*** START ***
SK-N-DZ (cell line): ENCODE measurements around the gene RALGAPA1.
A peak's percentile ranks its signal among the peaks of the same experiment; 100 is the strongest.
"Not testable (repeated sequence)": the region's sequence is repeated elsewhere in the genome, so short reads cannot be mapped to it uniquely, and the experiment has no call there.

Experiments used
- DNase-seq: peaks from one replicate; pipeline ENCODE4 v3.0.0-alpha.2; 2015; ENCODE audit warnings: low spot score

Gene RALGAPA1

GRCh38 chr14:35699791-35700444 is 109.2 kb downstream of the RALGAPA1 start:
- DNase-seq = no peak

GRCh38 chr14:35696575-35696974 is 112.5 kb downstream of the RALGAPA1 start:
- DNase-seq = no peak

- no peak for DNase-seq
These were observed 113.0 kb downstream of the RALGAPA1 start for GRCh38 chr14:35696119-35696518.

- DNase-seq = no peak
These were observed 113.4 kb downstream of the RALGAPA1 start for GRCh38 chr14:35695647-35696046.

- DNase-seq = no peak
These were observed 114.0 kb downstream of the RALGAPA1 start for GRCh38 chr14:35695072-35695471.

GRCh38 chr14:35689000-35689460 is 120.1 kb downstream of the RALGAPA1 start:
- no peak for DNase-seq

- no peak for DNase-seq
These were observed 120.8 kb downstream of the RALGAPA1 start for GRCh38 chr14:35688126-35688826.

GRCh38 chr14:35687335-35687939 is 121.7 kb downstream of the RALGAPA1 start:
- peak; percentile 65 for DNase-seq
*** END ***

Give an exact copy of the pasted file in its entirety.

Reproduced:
SK-N-DZ (cell line): ENCODE measurements around the gene RALGAPA1.
A peak's percentile ranks its signal among the peaks of the same experiment; 100 is the strongest.
"Not testable (repeated sequence)": the region's sequence is repeated elsewhere in the genome, so short reads cannot be mapped to it uniquely, and the experiment has no call there.

Experiments used
- DNase-seq: peaks from one replicate; pipeline ENCODE4 v3.0.0-alpha.2; 2015; ENCODE audit warnings: low spot score

Gene RALGAPA1

GRCh38 chr14:35699791-35700444 is 109.2 kb downstream of the RALGAPA1 start:
- DNase-seq = no peak

GRCh38 chr14:35696575-35696974 is 112.5 kb downstream of the RALGAPA1 start:
- DNase-seq = no peak

- no peak for DNase-seq
These were observed 113.0 kb downstream of the RALGAPA1 start for GRCh38 chr14:35696119-35696518.

- DNase-seq = no peak
These were observed 113.4 kb downstream of the RALGAPA1 start for GRCh38 chr14:35695647-35696046.

- DNase-seq = no peak
These were observed 114.0 kb downstream of the RALGAPA1 start for GRCh38 chr14:35695072-35695471.

GRCh38 chr14:35689000-35689460 is 120.1 kb downstream of the RALGAPA1 start:
- no peak for DNase-seq

- no peak for DNase-seq
These were observed 120.8 kb downstream of the RALGAPA1 start for GRCh38 chr14:35688126-35688826.

GRCh38 chr14:35687335-35687939 is 121.7 kb downstream of the RALGAPA1 start:
- peak; percentile 65 for DNase-seq